Research Outline

Live Ticketed Entertainment Market in the US (Wellness)


The current objective is to identify how people have changed their spending habits based on the desire for getting the most out of life to create the wellness category; this is a larger thesis seeking to compare the rise in immersive theater to the rise of the wellness industry. Items to review in wellness include its history, trends, growth, and future growth projections.

Early Findings


  • Some historians note that “wellness” as a modern concept began to gain steam in the 1950s, 1960s, and 1970s, and was largely a US-based concept (in its modern form); however, it definitely has ancient roots elsewhere.
  • An illustrative timeline, “The Evolution of Wellness” can be viewed here. The timeline includes that wellness “went global” in 2010 and, in 2012, the UN published the first “World Happiness Report.” Legislation to curb obesity and diabetes globally was also noted as a major feature of the wellness industry.
  • The World Happiness Report continues to be updated and the 2019 report is available here.
  • Various tipping points for wellness include a 2010 New York Times article exploring the word itself, rising healthcare costs (shifting focus to preventable diseases), and by 2014 the global wellness industry was 3.4 times larger than the global pharmaceutical industry.
  • This article from the University of Szeged on the history of wellness might be useful in that it notes that wellness is supported by a change in lifestyle that includes techniques for relaxation and alternative movement therapies, and includes tasks like “creation of wellbeing.”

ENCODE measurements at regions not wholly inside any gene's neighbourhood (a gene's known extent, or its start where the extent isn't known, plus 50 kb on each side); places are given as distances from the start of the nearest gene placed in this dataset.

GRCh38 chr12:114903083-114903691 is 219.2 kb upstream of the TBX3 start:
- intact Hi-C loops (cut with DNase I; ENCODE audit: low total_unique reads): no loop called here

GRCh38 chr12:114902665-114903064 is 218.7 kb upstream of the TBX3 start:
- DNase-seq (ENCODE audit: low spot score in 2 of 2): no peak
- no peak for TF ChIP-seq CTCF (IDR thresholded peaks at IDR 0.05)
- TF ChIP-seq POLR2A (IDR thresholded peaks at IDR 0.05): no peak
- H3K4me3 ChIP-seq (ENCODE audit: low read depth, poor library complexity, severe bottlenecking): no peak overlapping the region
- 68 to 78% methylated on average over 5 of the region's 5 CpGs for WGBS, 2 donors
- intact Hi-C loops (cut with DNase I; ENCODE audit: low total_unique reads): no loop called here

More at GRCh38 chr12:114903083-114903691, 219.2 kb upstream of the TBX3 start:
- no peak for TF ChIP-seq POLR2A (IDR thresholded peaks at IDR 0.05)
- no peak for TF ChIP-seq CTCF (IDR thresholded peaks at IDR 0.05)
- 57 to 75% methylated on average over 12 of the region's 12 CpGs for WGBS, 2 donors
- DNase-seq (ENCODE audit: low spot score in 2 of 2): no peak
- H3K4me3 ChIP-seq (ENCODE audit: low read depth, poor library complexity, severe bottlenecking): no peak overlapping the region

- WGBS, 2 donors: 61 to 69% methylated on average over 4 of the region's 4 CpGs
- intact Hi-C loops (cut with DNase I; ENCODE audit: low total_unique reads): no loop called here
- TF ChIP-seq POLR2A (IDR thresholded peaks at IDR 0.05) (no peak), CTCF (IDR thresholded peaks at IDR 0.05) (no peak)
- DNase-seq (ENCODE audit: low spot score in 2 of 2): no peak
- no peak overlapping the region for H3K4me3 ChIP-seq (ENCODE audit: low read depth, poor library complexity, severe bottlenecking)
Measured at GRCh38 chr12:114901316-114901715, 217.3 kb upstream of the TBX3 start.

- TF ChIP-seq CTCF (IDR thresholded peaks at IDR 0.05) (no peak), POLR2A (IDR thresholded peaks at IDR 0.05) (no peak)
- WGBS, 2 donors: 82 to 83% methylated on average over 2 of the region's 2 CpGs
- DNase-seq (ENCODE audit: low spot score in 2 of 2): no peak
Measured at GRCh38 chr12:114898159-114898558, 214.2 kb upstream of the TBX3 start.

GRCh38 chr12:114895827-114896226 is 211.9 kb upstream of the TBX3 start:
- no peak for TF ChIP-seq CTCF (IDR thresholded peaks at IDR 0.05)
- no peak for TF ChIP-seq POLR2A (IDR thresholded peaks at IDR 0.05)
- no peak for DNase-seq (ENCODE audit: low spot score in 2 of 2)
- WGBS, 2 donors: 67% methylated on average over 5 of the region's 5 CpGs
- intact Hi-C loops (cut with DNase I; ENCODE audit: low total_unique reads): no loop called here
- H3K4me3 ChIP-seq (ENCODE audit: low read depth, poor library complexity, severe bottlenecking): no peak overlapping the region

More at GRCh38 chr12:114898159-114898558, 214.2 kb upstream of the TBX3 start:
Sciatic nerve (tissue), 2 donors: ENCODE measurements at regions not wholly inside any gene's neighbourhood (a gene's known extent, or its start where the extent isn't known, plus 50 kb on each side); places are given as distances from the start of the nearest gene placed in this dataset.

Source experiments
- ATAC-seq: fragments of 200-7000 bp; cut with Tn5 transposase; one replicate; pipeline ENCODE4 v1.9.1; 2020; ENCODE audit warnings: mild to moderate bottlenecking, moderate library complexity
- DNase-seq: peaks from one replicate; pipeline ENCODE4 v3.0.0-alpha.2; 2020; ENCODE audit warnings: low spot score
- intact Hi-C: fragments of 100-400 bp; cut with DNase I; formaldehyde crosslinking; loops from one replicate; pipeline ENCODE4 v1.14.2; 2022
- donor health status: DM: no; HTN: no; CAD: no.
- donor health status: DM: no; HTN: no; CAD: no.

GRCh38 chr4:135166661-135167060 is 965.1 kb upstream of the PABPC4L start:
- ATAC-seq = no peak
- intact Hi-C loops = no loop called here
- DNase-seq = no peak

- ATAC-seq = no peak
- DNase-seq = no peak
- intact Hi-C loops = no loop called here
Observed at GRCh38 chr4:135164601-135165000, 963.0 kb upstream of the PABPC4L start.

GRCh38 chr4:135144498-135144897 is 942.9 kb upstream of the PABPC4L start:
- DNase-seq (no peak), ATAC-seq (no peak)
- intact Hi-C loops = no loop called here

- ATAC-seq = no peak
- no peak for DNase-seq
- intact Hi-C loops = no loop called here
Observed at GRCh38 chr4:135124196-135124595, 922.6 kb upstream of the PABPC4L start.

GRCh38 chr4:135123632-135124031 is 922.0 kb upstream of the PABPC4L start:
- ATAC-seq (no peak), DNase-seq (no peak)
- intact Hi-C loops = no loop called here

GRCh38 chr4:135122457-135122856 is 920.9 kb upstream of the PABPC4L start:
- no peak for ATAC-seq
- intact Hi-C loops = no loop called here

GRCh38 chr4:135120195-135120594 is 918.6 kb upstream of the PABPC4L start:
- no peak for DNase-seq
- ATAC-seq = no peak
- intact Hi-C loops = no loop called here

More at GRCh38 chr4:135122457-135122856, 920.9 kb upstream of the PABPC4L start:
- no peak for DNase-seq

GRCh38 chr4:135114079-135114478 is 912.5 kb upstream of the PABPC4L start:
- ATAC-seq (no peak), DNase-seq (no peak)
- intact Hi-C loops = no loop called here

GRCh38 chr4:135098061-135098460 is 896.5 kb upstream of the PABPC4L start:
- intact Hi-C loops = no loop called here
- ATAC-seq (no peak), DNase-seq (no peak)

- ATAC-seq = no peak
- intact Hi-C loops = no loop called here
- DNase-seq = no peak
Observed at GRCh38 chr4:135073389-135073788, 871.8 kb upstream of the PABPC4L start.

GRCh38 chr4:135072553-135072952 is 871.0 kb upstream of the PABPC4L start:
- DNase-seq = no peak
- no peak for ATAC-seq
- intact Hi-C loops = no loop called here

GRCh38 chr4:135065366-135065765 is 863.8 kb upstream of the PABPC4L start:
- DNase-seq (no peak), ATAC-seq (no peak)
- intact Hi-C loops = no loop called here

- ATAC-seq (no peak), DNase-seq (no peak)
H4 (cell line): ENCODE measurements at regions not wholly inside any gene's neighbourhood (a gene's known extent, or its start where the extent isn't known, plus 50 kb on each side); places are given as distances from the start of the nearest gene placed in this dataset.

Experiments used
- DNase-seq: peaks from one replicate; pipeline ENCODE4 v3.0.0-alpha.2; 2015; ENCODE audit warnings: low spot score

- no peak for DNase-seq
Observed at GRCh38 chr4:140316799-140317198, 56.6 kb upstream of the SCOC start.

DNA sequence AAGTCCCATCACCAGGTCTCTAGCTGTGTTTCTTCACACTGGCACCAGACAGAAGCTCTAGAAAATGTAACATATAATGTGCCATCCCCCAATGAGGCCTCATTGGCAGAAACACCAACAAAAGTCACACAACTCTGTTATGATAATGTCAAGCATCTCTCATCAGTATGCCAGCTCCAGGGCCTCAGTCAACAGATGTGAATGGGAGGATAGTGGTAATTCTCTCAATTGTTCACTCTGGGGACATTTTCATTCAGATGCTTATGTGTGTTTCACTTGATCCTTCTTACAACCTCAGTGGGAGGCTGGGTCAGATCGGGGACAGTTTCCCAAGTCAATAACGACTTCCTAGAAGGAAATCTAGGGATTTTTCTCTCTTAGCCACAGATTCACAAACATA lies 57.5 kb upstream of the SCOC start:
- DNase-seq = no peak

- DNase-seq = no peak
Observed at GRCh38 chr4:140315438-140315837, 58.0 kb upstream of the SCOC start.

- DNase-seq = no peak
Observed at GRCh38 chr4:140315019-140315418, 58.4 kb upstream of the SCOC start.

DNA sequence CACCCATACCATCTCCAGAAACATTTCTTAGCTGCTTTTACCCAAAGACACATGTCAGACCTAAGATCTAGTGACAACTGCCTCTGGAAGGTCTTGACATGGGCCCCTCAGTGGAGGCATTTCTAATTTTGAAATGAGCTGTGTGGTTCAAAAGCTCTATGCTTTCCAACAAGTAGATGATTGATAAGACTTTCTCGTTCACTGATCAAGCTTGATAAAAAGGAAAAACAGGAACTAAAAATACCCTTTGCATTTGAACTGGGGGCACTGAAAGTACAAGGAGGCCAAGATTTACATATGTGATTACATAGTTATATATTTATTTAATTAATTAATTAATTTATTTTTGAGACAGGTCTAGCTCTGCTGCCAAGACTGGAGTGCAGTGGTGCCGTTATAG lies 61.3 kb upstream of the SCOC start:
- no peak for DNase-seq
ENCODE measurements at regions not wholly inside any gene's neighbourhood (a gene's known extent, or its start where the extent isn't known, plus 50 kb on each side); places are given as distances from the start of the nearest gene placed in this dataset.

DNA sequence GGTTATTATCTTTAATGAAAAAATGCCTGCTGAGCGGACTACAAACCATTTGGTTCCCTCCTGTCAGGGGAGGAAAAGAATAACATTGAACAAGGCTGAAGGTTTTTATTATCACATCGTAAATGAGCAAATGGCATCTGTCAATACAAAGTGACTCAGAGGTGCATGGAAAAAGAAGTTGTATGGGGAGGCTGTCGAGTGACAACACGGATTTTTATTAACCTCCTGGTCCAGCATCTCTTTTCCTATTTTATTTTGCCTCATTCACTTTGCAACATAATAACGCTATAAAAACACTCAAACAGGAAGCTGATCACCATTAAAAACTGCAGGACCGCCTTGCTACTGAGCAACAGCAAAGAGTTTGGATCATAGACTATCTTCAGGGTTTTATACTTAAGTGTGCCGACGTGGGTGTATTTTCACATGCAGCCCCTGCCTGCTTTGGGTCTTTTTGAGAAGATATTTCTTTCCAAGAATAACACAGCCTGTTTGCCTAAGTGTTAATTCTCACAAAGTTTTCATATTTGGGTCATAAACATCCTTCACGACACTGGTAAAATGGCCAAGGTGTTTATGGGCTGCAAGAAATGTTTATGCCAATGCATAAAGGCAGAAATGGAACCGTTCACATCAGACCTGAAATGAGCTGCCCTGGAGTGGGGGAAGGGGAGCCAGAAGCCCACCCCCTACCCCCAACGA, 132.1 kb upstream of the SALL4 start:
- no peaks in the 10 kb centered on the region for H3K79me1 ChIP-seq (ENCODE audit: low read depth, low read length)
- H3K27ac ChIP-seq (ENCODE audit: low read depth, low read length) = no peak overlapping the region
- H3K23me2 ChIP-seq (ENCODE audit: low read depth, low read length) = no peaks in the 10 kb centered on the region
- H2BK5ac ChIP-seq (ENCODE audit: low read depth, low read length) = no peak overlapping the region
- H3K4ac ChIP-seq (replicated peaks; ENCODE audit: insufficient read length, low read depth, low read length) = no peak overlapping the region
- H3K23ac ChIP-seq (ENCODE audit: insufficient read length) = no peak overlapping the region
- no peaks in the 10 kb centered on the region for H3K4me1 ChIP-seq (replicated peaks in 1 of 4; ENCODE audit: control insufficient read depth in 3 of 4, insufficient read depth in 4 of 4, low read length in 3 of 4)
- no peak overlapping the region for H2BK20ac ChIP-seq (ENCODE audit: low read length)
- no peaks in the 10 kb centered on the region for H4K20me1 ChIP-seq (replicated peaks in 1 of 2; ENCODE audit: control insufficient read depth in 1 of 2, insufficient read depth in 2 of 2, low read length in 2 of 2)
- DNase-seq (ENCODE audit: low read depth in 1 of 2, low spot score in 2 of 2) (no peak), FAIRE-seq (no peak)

• Mindfulness, which was noted to be “an ancient tradition turned healthy-living buzzword”, may have been a gateway drug of sorts to the wellness industry considering its effectiveness observed in some studies and its popularity.
  • Note that some critics say wellness is a hodgepodge of “first-world problems”: Art Markman, Ph.D., professor of psychology at the University of Texas and author of "Brain Briefs: Answers to the Most (and Least) Pressing Questions About Your Mind", says "You have to be pretty privileged already to have taken care of food, clothing, and shelter so that now you’re just trying to play with motivation at the margins. You’ve dealt with all the stuff that would actively kill you today, so now you get to play this game of, how am I going to frame the rest of my life?"
  • Ten trends that were said to have propelled the wellness industry into what it is today includes personal care and beauty, healthy eating/nutrition/weight loss, wellness tourism, fitness/mind-body, preventative medicine, and public health, traditional and complementary medicine, wellness real estate, spa economy, thermal and mineral springs, and workplace wellness.


  • The global wellness economy was a $4.5 trillion market in 2018, experiencing a 6.4% yearly growth from 2015 to 2017 (twice as fast as global economic growth).
  • Two senior researchers from the Global Wellness Institute, in 2017, noted that “The growth trajectory of the wellness industry appears unstoppable.” They also noted that the United States was the world’s top wellness nation because Americans spent the most in 4 out of 5 wellness market segments (i.e., spas, workplace wellness, wellness tourism, and wellness real estate).
  • Please note that the Global Wellness Institute outlines additional and detailed data about each of the wellness segments here.
  • The wellness industry's growth was attributed to consumers increasing interest in improving health due to aging, health epidemics (chronic disease and stress), and the negative impacts of environmental degradations. It was also driven by a disappointment in the medical model (its focus on sick-care had not improved quality of life).